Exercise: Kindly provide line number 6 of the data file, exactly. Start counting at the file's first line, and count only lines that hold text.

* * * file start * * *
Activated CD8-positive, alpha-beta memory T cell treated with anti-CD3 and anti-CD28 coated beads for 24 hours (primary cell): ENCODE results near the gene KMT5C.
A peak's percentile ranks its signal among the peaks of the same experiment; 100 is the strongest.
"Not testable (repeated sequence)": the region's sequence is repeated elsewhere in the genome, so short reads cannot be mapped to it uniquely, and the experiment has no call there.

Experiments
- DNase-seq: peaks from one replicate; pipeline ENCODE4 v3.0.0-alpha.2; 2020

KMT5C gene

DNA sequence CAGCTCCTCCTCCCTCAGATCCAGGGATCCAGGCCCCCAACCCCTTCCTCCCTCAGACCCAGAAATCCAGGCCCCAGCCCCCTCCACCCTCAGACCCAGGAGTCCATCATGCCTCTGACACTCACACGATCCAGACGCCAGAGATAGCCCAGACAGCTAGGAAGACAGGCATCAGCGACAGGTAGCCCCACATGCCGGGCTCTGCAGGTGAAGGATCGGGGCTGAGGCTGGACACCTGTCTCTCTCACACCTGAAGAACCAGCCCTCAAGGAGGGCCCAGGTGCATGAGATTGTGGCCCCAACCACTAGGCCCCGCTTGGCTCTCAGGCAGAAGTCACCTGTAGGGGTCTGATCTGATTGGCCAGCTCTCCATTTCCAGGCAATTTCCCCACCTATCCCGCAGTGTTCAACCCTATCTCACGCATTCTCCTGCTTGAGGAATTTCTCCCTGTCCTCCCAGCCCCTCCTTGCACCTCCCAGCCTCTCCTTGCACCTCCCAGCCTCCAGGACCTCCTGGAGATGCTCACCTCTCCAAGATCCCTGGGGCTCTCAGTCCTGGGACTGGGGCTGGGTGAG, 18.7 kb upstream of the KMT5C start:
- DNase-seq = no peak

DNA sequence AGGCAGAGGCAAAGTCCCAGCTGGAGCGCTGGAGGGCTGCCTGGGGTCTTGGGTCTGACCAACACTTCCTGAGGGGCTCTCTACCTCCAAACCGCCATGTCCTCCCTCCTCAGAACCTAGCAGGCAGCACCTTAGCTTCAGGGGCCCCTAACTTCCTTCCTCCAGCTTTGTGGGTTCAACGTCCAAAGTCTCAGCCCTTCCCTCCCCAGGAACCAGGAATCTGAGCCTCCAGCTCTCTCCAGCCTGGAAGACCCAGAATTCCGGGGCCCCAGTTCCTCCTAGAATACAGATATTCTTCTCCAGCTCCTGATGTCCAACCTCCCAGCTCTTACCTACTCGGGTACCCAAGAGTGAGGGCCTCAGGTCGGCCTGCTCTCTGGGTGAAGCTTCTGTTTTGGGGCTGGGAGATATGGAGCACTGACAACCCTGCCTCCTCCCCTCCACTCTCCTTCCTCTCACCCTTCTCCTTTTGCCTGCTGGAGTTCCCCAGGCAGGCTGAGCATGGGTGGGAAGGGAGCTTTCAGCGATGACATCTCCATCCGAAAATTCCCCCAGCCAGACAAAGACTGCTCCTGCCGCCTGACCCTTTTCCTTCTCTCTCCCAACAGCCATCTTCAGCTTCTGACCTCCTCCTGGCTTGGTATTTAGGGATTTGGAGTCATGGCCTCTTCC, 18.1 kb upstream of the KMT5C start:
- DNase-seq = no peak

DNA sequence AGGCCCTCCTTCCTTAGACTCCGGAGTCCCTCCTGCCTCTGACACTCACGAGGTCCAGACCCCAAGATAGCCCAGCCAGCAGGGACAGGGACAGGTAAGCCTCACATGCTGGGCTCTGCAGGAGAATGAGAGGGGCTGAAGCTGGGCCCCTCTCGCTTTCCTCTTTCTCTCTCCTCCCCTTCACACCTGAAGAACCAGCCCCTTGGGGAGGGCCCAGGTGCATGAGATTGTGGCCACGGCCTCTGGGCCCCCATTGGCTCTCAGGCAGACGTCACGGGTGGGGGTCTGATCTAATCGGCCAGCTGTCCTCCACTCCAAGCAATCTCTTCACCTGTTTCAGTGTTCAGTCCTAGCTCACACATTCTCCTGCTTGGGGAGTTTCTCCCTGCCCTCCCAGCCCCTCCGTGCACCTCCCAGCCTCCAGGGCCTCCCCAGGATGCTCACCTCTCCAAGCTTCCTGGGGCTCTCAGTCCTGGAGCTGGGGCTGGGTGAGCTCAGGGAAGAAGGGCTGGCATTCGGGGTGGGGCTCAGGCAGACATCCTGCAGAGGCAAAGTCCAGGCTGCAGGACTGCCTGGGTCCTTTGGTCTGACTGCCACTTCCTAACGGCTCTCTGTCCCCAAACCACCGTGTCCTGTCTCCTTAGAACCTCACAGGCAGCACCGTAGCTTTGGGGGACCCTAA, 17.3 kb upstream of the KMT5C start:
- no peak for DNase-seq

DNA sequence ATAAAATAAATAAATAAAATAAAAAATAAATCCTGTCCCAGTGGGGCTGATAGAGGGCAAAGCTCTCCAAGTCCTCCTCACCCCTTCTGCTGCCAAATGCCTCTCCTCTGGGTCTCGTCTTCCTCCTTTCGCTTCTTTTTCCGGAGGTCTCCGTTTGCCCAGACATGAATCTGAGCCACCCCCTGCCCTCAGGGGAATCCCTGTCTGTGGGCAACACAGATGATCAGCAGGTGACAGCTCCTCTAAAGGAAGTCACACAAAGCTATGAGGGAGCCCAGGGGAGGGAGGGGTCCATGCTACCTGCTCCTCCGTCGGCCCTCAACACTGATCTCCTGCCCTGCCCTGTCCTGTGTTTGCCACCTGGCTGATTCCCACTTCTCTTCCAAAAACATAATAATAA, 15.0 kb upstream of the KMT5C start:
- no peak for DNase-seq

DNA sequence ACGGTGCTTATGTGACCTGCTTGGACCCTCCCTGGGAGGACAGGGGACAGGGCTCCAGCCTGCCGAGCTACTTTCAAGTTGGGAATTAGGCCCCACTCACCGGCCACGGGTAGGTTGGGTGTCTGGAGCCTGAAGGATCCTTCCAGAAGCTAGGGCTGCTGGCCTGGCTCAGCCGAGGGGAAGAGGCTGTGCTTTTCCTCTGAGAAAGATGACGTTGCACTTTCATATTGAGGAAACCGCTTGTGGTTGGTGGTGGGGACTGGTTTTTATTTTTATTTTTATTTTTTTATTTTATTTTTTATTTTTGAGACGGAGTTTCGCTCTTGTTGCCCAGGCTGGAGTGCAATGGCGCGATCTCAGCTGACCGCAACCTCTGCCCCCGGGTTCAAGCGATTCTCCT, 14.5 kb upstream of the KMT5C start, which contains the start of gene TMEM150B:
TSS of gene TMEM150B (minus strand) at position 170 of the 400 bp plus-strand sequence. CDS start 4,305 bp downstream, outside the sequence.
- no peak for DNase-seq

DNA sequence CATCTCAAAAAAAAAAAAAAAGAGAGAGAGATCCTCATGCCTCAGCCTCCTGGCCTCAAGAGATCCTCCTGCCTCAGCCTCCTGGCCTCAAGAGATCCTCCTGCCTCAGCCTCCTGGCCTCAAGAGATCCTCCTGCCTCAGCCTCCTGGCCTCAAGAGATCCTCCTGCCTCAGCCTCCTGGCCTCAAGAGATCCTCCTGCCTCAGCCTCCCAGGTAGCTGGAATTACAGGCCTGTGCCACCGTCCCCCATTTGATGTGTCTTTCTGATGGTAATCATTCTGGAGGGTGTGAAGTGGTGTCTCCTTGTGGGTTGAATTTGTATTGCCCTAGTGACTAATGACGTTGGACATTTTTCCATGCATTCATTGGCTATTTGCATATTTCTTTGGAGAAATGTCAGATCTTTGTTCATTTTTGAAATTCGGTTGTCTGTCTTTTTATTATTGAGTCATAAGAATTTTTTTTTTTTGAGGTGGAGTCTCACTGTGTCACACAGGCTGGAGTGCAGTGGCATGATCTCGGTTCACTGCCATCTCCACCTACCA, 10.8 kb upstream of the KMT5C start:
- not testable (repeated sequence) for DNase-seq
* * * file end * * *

KMT5C gene